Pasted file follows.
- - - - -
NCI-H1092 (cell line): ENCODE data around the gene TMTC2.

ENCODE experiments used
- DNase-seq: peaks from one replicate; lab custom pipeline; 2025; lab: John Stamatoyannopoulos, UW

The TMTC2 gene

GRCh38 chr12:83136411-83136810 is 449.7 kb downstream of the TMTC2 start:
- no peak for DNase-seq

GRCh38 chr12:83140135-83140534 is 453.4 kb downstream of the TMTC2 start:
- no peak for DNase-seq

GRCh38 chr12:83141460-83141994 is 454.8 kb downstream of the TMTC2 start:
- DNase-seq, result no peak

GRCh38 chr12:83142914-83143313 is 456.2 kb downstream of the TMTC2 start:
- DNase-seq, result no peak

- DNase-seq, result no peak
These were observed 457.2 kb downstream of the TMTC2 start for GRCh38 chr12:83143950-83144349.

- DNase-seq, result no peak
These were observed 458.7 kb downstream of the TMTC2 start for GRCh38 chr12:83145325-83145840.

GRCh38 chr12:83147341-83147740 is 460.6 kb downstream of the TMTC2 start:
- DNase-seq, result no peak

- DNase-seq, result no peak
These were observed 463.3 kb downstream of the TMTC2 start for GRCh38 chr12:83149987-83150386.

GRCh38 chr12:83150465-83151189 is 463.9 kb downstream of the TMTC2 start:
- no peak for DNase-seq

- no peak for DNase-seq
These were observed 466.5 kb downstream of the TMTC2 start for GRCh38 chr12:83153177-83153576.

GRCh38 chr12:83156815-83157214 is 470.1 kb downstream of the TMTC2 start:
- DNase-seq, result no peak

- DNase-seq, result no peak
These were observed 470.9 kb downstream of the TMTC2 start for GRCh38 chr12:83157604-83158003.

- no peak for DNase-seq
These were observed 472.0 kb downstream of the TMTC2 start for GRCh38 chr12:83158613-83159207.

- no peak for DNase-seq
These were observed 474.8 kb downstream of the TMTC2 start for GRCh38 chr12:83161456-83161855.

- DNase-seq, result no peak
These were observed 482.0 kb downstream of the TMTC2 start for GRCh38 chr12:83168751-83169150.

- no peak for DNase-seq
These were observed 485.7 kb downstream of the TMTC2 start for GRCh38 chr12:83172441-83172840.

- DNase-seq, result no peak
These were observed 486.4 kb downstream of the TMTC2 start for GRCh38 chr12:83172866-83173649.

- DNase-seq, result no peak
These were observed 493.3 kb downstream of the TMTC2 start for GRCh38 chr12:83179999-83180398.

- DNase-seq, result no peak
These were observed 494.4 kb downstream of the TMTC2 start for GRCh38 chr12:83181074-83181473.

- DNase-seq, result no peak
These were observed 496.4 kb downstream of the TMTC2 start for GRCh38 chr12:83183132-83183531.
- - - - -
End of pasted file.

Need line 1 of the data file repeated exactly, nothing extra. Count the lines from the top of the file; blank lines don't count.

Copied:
NCI-H1092 (cell line): ENCODE data around the gene TMTC2.